State of the Art

Charlotte’s best lunch bargain may be the hardest to get

A typical (and rarely obtainable) lunch at CPCC’s Greenway Restaurant.
A typical (and rarely obtainable) lunch at CPCC’s Greenway Restaurant. Courtesy of Central Piedmont Community College

If there’s a more delightful $12 lunch to be had in Charlotte than the one served at the Greenway Restaurant, I haven’t found it in 35 years.

The setting’s elegant: white tablecloths, cloth napkins, careful presentation of entrees and vegetables on the plate. Servers are attentive, polite and unobtrusive. Mine, a young woman named Adiesty (if I remember the spelling rightly), already seemed ready for the Ritz-Carlton.

Croissants and herbed breadsticks arrive soon after you sit. The three-course meal starts with soup (she-crab, when I ate there), goes on to one of six entrees – beef, chicken, pork, seafood, shellfish – and concludes with fresh-baked pastries. Tea comes throughout; coffee accompanies dessert. The chef will accommodate a vegetarian by subbing veggies for an entree.

Though you’re expected to leave within 90 minutes, nothing feels rushed. Even the walk to Philip L. Van Every Culinary Arts Center puts you in a peaceful mind. You park free across the street and amble under Kings Drive to the entrance near Kings and Seventh Street, unless you want to be dropped off at the door.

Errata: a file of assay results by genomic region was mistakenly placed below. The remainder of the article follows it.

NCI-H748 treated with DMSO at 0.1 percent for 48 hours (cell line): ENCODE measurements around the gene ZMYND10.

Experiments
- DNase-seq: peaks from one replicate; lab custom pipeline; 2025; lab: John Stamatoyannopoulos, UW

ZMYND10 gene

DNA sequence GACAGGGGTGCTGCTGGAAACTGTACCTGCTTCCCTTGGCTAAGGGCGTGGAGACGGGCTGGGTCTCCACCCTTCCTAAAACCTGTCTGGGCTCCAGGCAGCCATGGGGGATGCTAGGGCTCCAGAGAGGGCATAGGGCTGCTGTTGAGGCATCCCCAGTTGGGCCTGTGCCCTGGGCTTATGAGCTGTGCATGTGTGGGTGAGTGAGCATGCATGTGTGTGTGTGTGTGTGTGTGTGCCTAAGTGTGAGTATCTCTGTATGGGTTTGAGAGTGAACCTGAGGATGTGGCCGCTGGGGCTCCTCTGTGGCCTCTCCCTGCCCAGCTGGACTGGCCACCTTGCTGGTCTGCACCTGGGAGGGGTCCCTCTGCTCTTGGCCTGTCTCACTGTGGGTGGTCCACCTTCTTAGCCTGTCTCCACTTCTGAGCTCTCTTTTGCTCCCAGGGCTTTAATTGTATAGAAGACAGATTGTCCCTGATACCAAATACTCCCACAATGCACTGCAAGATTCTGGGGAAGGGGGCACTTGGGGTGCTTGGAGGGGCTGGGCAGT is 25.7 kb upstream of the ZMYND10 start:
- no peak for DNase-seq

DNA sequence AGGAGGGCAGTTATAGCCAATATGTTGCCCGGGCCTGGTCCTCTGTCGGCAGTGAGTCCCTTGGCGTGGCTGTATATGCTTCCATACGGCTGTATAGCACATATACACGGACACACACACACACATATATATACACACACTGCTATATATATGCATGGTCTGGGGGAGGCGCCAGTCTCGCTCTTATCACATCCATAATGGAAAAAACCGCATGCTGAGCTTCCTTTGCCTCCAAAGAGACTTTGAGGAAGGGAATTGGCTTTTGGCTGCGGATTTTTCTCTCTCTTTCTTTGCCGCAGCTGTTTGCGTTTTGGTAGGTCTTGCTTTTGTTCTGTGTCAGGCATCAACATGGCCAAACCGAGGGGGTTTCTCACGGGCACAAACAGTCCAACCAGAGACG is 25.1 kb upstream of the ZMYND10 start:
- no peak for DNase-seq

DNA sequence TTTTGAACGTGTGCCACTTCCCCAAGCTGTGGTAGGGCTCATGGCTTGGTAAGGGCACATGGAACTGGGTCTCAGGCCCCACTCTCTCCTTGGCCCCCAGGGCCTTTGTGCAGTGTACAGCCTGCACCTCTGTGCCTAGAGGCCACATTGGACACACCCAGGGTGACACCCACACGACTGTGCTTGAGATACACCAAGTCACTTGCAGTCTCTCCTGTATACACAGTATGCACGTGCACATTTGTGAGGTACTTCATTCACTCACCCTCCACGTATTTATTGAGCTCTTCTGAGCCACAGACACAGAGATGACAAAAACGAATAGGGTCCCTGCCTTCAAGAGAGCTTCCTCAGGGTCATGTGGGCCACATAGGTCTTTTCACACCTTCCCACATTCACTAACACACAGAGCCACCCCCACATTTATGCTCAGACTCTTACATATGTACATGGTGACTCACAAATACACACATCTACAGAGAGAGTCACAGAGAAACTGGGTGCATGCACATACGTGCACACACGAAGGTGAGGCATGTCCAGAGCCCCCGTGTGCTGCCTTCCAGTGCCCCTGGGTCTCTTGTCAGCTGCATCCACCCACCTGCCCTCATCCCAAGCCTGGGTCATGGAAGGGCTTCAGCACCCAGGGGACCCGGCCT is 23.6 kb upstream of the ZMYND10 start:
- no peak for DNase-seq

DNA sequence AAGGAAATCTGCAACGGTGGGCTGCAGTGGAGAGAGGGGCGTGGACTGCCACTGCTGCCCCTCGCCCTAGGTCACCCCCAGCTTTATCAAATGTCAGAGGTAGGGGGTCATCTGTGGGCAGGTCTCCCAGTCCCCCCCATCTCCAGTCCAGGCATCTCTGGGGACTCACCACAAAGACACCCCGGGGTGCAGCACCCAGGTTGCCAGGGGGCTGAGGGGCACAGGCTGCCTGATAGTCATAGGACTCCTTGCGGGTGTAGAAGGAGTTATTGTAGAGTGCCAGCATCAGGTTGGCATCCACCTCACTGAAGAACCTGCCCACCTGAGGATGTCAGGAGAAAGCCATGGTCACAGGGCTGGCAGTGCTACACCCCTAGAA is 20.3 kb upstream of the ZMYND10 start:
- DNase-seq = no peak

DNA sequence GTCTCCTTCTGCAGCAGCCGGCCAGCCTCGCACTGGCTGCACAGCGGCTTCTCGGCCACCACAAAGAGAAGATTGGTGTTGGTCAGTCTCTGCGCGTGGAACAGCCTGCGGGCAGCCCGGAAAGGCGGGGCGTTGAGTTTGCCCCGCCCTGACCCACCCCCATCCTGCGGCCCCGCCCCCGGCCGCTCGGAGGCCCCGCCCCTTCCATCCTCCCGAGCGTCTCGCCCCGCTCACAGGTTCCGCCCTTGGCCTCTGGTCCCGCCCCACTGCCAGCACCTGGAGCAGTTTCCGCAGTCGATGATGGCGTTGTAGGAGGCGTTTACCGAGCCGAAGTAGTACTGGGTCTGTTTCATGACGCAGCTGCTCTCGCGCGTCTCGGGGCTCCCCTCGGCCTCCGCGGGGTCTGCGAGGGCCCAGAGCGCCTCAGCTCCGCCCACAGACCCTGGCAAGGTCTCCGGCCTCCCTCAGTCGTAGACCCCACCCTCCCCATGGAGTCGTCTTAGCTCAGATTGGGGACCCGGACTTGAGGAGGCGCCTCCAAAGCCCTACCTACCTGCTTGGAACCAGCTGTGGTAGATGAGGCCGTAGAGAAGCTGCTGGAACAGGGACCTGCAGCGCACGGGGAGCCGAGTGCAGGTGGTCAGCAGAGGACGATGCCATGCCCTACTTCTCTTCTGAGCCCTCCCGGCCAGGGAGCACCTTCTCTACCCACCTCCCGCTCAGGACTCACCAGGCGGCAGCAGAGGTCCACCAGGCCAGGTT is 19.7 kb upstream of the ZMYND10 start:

But here’s the rub: Lunch typically gets served once per academic quarter, with two seatings over four days. You have to check the website to find the day – or perhaps I should say “the brief window” – when reservations will be accepted.

Bookings for the summer seatings began at 8 a.m. June 8; I am told they were all gone almost immediately. I hear the Greenway may move to an Open Table reservation process, but even those slots will vanish quickly. (Go to www.cpcc.edu/restaurants/greenway to check.)

A friend at CPCC who has a standing table for four kindly let me use it June 30. All of us came away smiling, full (though not overfull) and appreciative of CPCC’s training program. As you might guess, these meals show the talents of students working in the culinary arts program, folks near graduation who are ready to look for jobs in their fields.

By the way, tipping’s optional. Not in any moral sense; it’s obligatory if you have a conscience, and the proceeds go to a student scholarship fund. But nobody will stare if you walk away from the table and leave nothing behind. That’s a rare finale to a rare kind of meal.

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